Roth was quite brilliant for choosing the psychotherapeutic rant as his form – it allowsfor unlimited quantities of narcissism and the most intimate, embarrassing & shockingly honest admissions. As a reader, you can’t say you didn’t know what you were in for. I liked that Portnoy had some insight, being in his 30s, I was afraid it would all be from the blind-and-horny-young-man point of view. Rich, rhythmic language, like a meaty stew. Daring use of exclamation marks. I was needing to read something risk-taking & this hit the spot.

The funniest part to me was his description of his shiksa girlfriend’s Midwest home, Portnoy’s surprise & delight at the normalcy of it. Again, my only quibble was with the ending – attempted rape of a woman who looks like his mother, in Israel, was not only super heavy-handed in the psychoanalytic sense, but also fully disconnected me from Portnoy, whom I had sort of gotten to like for his honesty & lustiness. I left the book with a feeling of distaste, violence.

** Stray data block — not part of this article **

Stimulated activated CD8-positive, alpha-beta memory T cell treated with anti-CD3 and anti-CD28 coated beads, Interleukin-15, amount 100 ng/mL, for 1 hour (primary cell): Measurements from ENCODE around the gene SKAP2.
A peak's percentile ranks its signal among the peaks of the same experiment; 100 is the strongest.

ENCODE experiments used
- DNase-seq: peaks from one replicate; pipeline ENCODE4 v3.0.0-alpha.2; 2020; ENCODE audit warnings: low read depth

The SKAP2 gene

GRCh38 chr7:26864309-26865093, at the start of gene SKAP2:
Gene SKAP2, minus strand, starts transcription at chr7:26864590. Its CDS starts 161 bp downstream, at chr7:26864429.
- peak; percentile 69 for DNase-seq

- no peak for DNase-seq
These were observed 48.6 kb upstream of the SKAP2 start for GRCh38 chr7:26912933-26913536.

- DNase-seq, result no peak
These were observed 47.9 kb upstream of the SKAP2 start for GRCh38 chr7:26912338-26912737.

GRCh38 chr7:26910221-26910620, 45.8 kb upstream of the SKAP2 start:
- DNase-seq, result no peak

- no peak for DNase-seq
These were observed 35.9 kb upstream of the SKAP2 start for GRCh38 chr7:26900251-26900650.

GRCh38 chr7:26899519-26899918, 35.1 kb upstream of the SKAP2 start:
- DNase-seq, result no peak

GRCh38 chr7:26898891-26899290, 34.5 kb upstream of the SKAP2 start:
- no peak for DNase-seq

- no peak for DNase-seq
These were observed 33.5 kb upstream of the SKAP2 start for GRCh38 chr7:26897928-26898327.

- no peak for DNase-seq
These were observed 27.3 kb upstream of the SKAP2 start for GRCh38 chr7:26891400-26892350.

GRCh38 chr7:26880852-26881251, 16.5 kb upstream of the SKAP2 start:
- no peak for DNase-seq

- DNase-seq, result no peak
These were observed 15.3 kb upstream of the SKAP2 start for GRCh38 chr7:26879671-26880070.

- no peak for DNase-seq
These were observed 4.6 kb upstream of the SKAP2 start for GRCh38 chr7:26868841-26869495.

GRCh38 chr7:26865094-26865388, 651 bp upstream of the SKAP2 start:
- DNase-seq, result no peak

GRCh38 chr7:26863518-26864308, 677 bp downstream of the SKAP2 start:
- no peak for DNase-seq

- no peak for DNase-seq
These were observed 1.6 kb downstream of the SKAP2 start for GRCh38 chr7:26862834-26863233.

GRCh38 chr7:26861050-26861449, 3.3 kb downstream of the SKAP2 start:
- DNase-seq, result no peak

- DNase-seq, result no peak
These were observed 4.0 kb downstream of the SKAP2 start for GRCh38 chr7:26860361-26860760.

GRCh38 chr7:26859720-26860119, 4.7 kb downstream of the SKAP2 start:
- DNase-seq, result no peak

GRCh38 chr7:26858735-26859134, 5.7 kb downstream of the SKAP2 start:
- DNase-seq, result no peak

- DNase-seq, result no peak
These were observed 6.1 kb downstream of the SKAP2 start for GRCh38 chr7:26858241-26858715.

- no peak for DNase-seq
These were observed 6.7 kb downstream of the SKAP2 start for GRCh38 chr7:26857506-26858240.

(15) Leaving the Atocha Station (2011) – Ben Lerner

imageYoung American poet in Madrid. Some say this is thinly disguised autobiography – I found myself actually not being that curious either way, which is not always the case. I really liked the internal quality of the novel, the absolute subjectivity. You get the feeling that the people the narrator interacts with actually like him better and think he’s smarter, more interesting & socially adjusted than he gives himself credit for (doesn’t help that he’s high & paranoid most of the time). I also loved the way he described the fog of living in a country where you halfway speak the language, how you have multiple interpretations for what someone could be saying to you, and how all of those versions might be wrong. My only quibble was with the ending, it’s all tied up into a neat bow, not sure what we as readers are intended to be left with. (I passed it along to a friend, not a keeper on the shelf, but worth passing along.)